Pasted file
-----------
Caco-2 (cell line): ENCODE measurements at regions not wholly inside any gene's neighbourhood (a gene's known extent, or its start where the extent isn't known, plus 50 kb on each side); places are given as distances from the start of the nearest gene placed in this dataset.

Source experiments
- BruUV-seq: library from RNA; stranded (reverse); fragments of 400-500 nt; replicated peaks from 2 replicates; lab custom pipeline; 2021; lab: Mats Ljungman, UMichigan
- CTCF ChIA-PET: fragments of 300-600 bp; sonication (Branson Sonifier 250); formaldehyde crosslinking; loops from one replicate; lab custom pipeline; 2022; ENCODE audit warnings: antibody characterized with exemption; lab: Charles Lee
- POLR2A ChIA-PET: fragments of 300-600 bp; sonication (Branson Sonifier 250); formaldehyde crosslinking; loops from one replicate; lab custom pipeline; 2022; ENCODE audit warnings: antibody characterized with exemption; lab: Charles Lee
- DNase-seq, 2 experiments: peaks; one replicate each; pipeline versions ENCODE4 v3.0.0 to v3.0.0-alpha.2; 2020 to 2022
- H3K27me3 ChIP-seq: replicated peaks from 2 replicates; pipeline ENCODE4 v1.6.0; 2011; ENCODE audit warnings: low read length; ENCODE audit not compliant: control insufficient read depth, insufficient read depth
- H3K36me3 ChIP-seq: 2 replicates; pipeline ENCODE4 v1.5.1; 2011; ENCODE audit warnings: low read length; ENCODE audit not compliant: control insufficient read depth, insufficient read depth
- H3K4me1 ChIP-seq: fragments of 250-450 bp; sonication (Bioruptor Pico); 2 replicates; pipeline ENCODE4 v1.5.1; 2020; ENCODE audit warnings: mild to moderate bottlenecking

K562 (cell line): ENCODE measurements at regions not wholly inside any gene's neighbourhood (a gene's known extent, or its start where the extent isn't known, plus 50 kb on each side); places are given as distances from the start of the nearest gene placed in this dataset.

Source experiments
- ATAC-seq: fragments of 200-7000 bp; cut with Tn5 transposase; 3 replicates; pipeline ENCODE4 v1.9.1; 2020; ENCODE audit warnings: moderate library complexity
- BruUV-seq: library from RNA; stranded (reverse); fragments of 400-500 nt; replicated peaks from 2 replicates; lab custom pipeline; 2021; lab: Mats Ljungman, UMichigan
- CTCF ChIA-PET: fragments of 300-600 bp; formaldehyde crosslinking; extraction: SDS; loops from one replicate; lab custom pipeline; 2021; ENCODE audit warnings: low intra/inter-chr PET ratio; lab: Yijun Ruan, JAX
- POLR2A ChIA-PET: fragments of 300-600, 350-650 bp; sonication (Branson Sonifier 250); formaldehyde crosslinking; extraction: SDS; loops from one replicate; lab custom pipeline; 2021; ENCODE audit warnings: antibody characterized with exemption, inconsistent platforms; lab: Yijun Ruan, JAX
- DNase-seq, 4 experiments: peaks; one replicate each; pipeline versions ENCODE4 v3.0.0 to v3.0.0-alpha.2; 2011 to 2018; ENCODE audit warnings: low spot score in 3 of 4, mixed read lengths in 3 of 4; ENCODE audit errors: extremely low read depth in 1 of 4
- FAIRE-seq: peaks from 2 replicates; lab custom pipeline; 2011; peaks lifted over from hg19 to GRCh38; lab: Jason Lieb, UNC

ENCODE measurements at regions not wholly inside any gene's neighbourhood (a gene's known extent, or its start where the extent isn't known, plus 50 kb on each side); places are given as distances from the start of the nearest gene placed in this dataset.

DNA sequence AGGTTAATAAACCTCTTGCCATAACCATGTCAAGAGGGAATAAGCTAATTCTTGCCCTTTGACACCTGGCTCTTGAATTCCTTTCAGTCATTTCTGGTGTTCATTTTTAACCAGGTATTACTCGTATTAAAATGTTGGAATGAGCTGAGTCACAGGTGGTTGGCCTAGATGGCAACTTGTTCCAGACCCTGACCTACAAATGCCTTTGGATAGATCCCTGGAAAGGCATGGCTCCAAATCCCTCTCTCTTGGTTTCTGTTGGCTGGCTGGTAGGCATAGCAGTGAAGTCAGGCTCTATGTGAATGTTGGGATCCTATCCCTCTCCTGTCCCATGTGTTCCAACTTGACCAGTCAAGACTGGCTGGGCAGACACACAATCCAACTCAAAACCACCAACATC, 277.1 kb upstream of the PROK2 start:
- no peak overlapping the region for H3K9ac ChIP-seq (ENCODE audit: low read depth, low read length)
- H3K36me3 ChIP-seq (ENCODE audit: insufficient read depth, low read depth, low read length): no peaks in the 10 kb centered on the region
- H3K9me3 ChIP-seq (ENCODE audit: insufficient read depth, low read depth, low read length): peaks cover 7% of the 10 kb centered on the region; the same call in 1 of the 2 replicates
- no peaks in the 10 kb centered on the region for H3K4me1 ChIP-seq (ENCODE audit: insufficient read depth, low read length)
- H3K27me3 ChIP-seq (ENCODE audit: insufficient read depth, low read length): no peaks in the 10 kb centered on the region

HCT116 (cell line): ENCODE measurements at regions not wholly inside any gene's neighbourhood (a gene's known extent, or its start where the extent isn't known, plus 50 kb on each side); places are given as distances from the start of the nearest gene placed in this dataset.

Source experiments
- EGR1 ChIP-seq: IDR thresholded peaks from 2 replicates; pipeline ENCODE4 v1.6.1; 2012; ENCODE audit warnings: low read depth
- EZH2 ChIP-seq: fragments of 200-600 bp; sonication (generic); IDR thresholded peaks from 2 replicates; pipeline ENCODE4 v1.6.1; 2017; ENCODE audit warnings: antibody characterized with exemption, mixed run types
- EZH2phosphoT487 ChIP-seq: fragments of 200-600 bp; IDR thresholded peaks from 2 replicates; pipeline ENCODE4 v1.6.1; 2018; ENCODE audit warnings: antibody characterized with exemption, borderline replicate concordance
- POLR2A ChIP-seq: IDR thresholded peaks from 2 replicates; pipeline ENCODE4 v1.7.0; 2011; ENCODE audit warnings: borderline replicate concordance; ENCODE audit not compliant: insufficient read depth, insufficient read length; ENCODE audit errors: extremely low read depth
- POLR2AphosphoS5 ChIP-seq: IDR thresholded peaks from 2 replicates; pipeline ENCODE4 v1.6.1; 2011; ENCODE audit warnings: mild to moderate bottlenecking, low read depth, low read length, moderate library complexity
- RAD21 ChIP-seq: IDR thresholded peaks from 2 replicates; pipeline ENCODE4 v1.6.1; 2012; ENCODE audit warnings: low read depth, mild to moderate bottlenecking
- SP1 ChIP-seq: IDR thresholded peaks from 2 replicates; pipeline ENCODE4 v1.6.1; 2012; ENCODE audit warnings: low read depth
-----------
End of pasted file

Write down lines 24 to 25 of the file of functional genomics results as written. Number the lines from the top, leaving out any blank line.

- H3K27me3 ChIP-seq (ENCODE audit: insufficient read depth, low read length): no peaks in the 10 kb centered on the region

HCT116 (cell line): ENCODE measurements at regions not wholly inside any gene's neighbourhood (a gene's known extent, or its start where the extent isn't known, plus 50 kb on each side); places are given as distances from the start of the nearest gene placed in this dataset.